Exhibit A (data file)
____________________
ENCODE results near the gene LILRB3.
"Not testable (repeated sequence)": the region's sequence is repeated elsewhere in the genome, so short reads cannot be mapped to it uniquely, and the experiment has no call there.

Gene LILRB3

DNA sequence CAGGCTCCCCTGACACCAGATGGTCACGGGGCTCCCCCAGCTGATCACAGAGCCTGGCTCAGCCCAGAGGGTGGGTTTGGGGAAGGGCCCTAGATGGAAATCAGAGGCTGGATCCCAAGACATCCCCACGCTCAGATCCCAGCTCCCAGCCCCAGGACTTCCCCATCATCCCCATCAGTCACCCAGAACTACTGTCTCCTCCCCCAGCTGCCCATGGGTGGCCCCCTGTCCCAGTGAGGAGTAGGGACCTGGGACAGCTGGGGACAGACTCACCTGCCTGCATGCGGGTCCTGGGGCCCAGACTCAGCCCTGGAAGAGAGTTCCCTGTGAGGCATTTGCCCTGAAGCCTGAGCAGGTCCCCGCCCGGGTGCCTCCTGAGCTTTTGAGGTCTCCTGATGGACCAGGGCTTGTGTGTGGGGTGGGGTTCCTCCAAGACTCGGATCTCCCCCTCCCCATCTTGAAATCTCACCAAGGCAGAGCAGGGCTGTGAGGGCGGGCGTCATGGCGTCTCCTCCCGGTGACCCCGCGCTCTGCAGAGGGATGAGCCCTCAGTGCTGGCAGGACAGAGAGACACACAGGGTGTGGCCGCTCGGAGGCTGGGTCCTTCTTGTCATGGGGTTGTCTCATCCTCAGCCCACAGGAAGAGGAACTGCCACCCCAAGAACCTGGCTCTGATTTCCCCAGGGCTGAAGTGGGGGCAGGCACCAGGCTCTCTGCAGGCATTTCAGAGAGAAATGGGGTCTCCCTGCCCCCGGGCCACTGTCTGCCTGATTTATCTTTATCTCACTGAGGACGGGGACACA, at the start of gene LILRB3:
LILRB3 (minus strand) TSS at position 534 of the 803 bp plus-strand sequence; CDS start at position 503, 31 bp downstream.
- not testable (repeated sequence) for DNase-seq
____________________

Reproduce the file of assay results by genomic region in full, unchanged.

ENCODE results near the gene LILRB3.
"Not testable (repeated sequence)": the region's sequence is repeated elsewhere in the genome, so short reads cannot be mapped to it uniquely, and the experiment has no call there.

Gene LILRB3

DNA sequence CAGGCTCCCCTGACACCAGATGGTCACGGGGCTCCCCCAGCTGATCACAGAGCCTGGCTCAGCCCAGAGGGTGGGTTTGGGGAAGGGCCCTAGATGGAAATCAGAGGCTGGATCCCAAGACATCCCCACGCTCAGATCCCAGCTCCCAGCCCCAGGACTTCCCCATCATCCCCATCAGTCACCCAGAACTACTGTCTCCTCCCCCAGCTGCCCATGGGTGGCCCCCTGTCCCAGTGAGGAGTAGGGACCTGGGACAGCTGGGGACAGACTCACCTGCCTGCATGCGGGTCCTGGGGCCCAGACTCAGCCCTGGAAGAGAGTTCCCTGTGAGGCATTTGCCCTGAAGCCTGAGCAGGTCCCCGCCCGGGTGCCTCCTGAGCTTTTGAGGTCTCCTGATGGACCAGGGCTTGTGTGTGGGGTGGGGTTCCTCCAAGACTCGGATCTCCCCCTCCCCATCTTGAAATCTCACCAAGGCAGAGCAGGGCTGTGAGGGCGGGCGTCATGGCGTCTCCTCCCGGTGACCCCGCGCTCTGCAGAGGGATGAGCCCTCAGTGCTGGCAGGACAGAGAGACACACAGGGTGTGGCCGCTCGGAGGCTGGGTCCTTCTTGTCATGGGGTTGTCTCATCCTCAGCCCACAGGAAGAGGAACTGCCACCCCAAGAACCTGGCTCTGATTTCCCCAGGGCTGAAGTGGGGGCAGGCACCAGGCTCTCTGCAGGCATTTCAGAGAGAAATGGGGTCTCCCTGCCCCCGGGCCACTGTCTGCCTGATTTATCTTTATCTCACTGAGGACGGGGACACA, at the start of gene LILRB3:
LILRB3 (minus strand) TSS at position 534 of the 803 bp plus-strand sequence; CDS start at position 503, 31 bp downstream.
- not testable (repeated sequence) for DNase-seq